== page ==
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Biography: Zoroaster

Zoroaster (or Zarathustra) was born into the Spitama clan, evidently in northwestern Iran though he ministered in northeastern Iran. According to Arabic sources he lived from 628 to 551 B.C., which would accord with the tradition that he converted Hystaspes, the father of Darius who ruled the Persian Empire from 522-486 B.C. (Greek sources were greatly mistaken in placing Zoroaster 6000 years before Plato!) Zoroaster was married three times and had several sons and daughters.

Zoroaster served as a priest of the polytheistic Iranian religion before he was converted at age thirty to the sole worship of Ahura Mazda. He succeeded in converting some of his kinsmen and also Hystaspes, a king in northeastern Iran. When his new teaching met strong opposition, he responded by pronouncing curses upon his opponents. Zoroaster also denounced the intoxicating cult of the haoma plant and exhibited great concern for the care of cattle. In Zoroaster's view material prosperity and godliness went hand in hand, a trait perhaps reflected today in the remarkable prosperity of the Parsees (modern Zoroastrians) in Bombay, India.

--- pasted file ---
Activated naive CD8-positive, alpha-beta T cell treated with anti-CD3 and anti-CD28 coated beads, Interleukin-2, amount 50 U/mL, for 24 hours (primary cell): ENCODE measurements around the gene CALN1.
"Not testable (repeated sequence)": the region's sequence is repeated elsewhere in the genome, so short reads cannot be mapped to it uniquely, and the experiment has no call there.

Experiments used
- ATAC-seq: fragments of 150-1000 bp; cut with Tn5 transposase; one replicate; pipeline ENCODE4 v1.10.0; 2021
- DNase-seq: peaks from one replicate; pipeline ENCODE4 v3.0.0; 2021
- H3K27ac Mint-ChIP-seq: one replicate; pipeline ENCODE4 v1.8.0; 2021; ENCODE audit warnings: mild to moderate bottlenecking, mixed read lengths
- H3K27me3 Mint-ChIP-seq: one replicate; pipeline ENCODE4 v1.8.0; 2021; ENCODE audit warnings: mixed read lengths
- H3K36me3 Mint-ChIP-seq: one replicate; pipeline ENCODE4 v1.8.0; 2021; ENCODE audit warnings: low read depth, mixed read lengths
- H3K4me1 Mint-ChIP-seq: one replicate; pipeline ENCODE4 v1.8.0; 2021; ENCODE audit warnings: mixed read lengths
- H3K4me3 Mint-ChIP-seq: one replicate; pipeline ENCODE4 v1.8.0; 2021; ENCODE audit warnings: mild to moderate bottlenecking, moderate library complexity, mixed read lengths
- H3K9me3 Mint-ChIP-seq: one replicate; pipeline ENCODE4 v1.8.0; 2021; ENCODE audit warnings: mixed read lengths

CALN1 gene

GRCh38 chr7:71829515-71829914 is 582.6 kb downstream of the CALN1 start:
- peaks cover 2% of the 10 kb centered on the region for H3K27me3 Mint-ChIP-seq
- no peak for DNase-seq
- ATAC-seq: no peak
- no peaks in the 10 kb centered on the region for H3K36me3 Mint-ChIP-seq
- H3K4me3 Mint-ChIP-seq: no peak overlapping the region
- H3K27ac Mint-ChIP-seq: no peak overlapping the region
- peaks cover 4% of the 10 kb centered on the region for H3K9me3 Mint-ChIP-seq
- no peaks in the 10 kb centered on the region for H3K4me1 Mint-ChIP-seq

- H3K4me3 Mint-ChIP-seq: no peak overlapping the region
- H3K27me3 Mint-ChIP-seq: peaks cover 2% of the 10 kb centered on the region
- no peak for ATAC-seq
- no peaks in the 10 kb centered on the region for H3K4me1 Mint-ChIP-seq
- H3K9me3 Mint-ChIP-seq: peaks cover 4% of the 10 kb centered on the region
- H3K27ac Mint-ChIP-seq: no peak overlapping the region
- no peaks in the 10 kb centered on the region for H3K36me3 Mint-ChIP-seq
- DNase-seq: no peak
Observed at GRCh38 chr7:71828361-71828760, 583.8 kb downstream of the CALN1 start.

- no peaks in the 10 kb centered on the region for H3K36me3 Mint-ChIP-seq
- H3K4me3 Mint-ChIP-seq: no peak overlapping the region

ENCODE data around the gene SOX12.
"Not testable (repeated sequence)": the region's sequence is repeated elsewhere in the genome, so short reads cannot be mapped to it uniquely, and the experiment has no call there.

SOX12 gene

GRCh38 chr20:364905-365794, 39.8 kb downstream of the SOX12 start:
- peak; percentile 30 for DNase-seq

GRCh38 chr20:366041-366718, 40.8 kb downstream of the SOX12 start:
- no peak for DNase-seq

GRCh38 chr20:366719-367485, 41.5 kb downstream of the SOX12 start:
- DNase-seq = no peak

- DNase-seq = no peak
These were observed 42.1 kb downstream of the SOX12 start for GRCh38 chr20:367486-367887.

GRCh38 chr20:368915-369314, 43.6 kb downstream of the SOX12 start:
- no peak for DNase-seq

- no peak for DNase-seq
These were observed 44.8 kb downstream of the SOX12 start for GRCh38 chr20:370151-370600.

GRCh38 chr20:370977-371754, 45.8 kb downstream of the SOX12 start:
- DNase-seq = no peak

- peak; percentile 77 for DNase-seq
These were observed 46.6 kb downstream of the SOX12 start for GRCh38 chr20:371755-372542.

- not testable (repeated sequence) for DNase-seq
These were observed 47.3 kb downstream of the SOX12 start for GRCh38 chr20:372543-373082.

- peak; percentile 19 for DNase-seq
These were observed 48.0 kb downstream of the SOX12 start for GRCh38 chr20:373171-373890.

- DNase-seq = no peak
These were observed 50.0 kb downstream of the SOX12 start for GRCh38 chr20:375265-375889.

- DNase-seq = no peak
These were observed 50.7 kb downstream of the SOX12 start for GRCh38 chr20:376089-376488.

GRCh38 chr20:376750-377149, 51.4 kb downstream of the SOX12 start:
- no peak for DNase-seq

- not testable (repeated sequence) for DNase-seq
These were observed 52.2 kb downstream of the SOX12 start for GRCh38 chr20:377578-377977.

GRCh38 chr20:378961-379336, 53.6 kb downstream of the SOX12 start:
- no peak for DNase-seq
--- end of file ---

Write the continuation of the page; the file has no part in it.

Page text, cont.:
According to Al-Biruni (A.D. 973-1048) Zoroaster was killed by invading Turanians. The Shah Namah (c. A.D. 1000) describes the event:

And all before the Fire the Turkmans
And swept that cult away. The Fire, that
Zardusht [Zoroaster] had litten, of their
blood did die;
Who slew that priest himself I know not.



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